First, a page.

Ffordd y Ffair or Wood Street
The Welsh name for this road refers to the annual fair called Ffair Borth which is documented from as early as 1691. It is still held on 24 October, and is now located in various parts of the town's streets and car parks.
Wood Street refers to the woodland behind the car park, and adjacent to a path up to the main road by Waitrose. In the early 20th century part of the woodland was owned by local undertaker Rowland Williams, who built himself a joinery workshop c.1903 just behind the bus stop here, on the north side of Wood Street. He harvested timber from the woodland and seasoned it to make coffins.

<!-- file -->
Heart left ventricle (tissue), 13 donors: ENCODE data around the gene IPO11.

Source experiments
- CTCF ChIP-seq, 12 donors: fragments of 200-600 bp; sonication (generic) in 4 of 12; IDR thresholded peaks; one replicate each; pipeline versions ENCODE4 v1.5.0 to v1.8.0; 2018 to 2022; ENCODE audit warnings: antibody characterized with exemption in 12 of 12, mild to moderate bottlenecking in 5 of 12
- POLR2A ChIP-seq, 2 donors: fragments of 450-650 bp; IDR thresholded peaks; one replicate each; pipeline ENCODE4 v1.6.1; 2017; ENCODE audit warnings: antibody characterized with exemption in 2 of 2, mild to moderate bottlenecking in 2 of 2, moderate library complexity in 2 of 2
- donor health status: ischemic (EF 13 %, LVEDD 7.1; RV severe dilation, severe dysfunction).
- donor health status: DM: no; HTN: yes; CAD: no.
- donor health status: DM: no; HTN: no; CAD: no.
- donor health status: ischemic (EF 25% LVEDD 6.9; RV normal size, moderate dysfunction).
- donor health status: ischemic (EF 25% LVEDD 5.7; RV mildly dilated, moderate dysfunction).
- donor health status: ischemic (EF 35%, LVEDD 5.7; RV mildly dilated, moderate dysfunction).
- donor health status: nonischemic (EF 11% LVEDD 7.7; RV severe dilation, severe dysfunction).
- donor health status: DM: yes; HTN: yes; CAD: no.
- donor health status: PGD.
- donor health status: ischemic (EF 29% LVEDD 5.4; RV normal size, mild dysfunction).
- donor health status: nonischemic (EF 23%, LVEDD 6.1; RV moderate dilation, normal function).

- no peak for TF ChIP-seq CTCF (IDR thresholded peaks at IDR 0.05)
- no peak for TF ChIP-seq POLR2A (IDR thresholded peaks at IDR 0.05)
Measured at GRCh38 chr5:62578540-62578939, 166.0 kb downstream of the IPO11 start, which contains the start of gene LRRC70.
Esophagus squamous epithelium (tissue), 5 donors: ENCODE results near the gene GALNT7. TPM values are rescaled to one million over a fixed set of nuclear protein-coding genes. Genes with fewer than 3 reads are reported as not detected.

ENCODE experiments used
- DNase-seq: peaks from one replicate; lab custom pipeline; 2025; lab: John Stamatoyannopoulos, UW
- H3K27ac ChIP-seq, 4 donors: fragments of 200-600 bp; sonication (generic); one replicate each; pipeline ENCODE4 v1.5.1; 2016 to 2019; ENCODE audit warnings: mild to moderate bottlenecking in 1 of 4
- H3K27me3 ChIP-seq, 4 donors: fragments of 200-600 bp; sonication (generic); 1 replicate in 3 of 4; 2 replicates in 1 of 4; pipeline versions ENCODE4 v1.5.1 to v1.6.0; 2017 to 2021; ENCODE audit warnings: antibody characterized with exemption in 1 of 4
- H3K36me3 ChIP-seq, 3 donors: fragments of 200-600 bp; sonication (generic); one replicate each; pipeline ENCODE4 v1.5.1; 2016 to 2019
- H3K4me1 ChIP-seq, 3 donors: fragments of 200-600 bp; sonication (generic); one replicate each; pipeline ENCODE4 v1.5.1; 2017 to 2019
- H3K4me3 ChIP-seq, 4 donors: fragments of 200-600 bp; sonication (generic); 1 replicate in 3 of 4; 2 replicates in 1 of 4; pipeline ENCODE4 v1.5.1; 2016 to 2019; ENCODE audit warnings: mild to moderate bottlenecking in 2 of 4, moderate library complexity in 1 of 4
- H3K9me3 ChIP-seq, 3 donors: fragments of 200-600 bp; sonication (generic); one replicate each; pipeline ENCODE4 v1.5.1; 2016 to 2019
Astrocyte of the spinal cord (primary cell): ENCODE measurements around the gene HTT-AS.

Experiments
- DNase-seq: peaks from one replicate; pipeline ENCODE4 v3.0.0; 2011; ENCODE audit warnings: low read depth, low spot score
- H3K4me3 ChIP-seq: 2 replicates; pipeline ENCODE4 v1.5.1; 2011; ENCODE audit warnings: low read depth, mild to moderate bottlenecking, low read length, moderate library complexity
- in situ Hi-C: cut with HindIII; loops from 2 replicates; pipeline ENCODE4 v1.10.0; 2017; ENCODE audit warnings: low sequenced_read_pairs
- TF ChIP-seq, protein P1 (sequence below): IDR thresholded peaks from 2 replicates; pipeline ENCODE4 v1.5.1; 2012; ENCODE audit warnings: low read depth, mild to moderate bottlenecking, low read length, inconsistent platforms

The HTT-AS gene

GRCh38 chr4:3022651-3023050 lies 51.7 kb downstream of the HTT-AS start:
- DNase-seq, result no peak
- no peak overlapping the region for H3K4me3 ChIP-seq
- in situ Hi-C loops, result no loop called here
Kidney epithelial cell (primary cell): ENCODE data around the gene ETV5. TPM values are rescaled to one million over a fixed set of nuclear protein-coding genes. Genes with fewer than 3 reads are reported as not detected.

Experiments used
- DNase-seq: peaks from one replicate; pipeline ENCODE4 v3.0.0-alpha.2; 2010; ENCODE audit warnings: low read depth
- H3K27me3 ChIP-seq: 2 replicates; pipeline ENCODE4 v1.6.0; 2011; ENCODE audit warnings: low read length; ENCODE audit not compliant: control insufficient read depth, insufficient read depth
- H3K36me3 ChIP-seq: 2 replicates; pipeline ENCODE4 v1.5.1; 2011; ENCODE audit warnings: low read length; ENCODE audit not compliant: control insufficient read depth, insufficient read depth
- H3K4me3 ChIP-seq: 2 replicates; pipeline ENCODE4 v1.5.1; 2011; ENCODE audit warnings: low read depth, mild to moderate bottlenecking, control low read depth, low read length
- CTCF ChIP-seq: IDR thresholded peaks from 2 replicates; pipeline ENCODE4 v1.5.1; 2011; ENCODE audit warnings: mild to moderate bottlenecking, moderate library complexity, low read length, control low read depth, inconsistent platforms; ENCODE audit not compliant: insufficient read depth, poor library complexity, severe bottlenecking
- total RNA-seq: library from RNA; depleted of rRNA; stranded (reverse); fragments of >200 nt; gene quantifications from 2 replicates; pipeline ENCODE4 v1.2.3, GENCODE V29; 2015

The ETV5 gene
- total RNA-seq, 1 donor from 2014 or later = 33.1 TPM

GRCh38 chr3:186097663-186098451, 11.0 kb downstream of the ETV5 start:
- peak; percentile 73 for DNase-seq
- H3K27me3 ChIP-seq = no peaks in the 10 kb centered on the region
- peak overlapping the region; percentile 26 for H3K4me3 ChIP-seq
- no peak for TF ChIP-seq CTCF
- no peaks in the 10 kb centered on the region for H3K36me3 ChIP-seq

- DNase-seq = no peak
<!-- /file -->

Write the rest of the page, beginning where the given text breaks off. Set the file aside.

Rowland Williams was also a wheelwright and coach builder. He maintained the Marquis of Anglesey’s landau and made carts and wagons for household removals and other commercial uses. He also built the bodywork of Anglesey’s first bus, which served villages east of Menai Bridge before the First World War. The workshop employed about 10 joiners c.1905 and included a smithy, where iron tyres were made for the wooden carriage wheels.
With thanks to Prof Hywel Wyn Owen, of the Welsh Place-Name Society, Selwyn T Williams and Menai Bridge Town Council
Postcode: LL59 5AS